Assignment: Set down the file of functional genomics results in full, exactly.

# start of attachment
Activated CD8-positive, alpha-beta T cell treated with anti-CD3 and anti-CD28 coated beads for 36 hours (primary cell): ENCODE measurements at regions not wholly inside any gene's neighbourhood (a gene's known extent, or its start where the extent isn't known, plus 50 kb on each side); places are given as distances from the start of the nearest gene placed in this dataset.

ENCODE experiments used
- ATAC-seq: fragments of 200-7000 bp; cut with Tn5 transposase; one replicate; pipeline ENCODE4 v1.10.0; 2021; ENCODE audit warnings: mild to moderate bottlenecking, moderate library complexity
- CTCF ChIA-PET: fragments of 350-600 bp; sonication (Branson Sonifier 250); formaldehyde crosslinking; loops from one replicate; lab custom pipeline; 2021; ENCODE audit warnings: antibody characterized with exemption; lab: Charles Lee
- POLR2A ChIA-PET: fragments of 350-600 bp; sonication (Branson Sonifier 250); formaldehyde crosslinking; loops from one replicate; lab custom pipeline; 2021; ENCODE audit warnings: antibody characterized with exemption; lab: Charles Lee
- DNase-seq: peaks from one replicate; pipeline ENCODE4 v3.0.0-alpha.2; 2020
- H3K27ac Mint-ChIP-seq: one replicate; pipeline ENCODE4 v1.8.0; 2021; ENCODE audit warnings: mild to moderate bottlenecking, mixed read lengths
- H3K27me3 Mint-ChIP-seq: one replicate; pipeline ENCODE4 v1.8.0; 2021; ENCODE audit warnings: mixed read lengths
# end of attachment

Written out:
Activated CD8-positive, alpha-beta T cell treated with anti-CD3 and anti-CD28 coated beads for 36 hours (primary cell): ENCODE measurements at regions not wholly inside any gene's neighbourhood (a gene's known extent, or its start where the extent isn't known, plus 50 kb on each side); places are given as distances from the start of the nearest gene placed in this dataset.

ENCODE experiments used
- ATAC-seq: fragments of 200-7000 bp; cut with Tn5 transposase; one replicate; pipeline ENCODE4 v1.10.0; 2021; ENCODE audit warnings: mild to moderate bottlenecking, moderate library complexity
- CTCF ChIA-PET: fragments of 350-600 bp; sonication (Branson Sonifier 250); formaldehyde crosslinking; loops from one replicate; lab custom pipeline; 2021; ENCODE audit warnings: antibody characterized with exemption; lab: Charles Lee
- POLR2A ChIA-PET: fragments of 350-600 bp; sonication (Branson Sonifier 250); formaldehyde crosslinking; loops from one replicate; lab custom pipeline; 2021; ENCODE audit warnings: antibody characterized with exemption; lab: Charles Lee
- DNase-seq: peaks from one replicate; pipeline ENCODE4 v3.0.0-alpha.2; 2020
- H3K27ac Mint-ChIP-seq: one replicate; pipeline ENCODE4 v1.8.0; 2021; ENCODE audit warnings: mild to moderate bottlenecking, mixed read lengths
- H3K27me3 Mint-ChIP-seq: one replicate; pipeline ENCODE4 v1.8.0; 2021; ENCODE audit warnings: mixed read lengths